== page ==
ABP food group has said that 355 of its workers have been temporarily let go from its plant at Cahir, Co Tipperary bringing the total lay-offs in the sector to 6,000.
ABP has also warned a further 182 jobs could be threatened before the end of the week.
Taoiseach Leo Varadkar told the Dáil there was the possibility that 8,000 jobs could be affected in the long-term by the dispute.
He said the protests and blockades had achieved all they could.
An agreement reached at the weekend was endorsed by processors and six farming organisations representing the “vast majority of farmers”, Mr Varadkar told Fianna Fail leader Micheál Martin and Sinn Féin leader Mary Lou McDonald.
The Dáil has scheduled a three-hour debate on Tuesday evening on the beef dispute.
In its statement earlier on Tuesday, ABP said its lay-offs were a result of ongoing blockades at the site.
“The protestors have stopped any product going in to or leaving the site. Production has ceased. Furthermore, these illegal blockades are impacting seriously on the thousands of beef farmers who supply cattle to the site.
“ABP will stay in contact with impacted staff members and provide them with regular updates. It is regrettable that the company has had to take this course of action.
“ABP has expressed its dismay that after an agreement was reached illegal blockades remain in place at Cahir and at other processing sites across the country.”
The plant is a flagship facility for ABP, one of the largest privately owned food processors in Europe. The Cahir facility employs 650 people and slaughters cattle and produces and packs products for retailers.
Minister for Agriculture Michael Creed has said "real self harm" was being inflicted on the Irish beef industry by the ongoing dispute between farmers and processors.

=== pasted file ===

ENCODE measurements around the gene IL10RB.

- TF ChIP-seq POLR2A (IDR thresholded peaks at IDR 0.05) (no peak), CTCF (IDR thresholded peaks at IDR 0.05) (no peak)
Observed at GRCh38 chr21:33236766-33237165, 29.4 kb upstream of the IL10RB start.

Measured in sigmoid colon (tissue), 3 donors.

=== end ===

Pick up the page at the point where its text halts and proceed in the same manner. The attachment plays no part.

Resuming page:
Ireland's reputation was important in the global beef industry, but the industry was now at tipping point, he said. "We are now witnessing self harm," he told RTÉ's Morning Ireland on Tuesday.
Mr Creed added that there was a need for the sector to re-engage and reassure customers. He acknowledged that the price for beef was depressed, but Ireland was at the European average, he said.
“We depend on our reputation. For every day that this goes on it will have a long term impact.”
Farmers’ voices have been heard, he said. “This is as much as can be done. We’re at tipping point. I do acknowledge that it is a difficult time for farmers. The global beef market is extremely competitive.
“I appeal to farmers, to the silent majority. We are at a critical point. We are now witnessing real self harm to our beef industry.”
Pat McCormack, President of the Irish Creamery Milk Suppliers Association (ICMSA) said the organisation had worked with beef farmers involved in protests to try to secure a better deal for them as his organisation has a "major stake in the game".
The situation had built up following a decade of low and eroding margins, he said, adding that no business could sustain that.
During leaders’ questions in the Dáil, Mr Varadkar said “there is no legal way to fix the price. That is not possible” and farmers were receiving the same average price as across the EU.
Ms McDonald said that many beef farmers make less than €10,000 a year and were struggling for their very survival. “Many see this as their last stand.”
She claimed the dispute “is the direct result of corporate greed.
“Prices are decided by a very small and very powerful group of people, something that doesn’t feel right, that doesn’t look right or doesn’t smell right.”
She called on Mr Creed to organise another round of talks and the solution was for “highly profitable factories to increase the base price to farmers”.
Mr Martin said that the “Government and industry have reacted far too late to a growing crisis”.
He added that the issue had been exacerbated by Brexit and farmers were further enraged by the signing by the Government of the Mercosur beef deal that will allow four South American countries to export up to 100,000 tonnes of beef to the EU annually.
The Taoiseach pointed out that Mercosur was only at the level of political agreement. The Government had not signed the deal. It had been signed by all EU Commissioners and might in two years’ be put to all EU Governments for ratification.